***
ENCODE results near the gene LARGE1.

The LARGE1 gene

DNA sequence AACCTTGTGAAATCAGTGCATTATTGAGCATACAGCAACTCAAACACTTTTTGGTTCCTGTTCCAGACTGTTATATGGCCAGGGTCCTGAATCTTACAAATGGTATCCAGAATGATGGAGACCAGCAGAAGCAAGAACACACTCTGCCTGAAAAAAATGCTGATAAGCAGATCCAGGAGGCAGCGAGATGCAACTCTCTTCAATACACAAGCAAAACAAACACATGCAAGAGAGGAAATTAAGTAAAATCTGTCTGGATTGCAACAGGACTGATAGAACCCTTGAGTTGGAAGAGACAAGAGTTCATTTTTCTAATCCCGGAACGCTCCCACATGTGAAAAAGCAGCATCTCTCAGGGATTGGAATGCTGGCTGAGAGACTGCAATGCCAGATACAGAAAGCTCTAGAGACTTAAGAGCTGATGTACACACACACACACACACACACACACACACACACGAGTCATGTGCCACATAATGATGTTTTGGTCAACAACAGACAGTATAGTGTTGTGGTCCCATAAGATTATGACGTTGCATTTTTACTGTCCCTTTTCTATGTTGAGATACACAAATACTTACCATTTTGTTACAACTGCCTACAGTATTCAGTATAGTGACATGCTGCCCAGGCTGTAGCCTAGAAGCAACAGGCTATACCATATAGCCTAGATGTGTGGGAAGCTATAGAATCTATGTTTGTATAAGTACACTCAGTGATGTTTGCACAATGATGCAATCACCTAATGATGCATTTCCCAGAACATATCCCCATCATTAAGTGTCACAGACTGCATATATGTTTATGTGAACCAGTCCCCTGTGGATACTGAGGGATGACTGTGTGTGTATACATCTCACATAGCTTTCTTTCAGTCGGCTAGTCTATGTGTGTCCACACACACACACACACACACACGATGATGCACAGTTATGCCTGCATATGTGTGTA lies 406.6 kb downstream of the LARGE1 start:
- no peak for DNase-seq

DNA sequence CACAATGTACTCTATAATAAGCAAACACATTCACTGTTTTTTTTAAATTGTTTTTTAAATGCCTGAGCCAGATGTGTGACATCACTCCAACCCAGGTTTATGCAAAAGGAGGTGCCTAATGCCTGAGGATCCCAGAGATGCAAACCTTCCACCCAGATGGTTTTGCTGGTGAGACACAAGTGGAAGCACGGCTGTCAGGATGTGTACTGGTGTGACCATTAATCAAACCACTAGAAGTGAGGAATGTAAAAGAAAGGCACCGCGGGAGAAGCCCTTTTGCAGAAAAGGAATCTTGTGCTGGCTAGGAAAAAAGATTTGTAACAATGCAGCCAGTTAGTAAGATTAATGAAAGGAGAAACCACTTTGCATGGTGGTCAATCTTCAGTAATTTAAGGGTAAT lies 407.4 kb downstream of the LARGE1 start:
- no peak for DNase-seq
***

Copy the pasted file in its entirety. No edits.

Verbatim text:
ENCODE results near the gene LARGE1.

The LARGE1 gene

DNA sequence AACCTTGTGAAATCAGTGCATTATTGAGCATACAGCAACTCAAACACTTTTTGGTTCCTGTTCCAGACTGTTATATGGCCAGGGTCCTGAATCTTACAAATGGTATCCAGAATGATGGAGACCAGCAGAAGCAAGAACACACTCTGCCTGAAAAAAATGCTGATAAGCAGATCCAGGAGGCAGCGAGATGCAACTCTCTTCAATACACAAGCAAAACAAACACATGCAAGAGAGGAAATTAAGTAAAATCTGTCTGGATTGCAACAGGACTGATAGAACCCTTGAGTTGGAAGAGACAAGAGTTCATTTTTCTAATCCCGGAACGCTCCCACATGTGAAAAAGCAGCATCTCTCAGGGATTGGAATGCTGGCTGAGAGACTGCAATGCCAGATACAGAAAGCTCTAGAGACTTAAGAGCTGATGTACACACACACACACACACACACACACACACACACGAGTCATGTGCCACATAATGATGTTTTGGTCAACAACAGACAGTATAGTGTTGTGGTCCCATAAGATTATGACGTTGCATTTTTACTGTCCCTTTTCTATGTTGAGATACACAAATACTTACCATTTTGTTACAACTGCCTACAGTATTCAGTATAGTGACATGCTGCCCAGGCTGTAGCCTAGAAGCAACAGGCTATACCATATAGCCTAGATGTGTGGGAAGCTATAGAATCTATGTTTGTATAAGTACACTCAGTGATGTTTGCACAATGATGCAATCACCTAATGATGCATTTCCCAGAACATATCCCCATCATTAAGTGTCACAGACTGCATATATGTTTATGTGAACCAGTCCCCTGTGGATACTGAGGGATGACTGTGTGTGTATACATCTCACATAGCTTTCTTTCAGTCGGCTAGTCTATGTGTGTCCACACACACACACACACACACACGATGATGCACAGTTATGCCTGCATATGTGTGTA lies 406.6 kb downstream of the LARGE1 start:
- no peak for DNase-seq

DNA sequence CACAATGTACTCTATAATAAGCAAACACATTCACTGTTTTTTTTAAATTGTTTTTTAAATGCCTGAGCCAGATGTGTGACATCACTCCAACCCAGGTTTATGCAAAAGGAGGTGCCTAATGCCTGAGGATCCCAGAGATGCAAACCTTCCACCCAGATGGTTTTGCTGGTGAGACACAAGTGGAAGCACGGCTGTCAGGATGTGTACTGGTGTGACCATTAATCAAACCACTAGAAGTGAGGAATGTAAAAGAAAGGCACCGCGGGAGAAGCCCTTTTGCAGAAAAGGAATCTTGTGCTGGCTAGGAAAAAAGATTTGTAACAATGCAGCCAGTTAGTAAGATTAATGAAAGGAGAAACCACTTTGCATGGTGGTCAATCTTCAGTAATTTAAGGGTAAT lies 407.4 kb downstream of the LARGE1 start:
- no peak for DNase-seq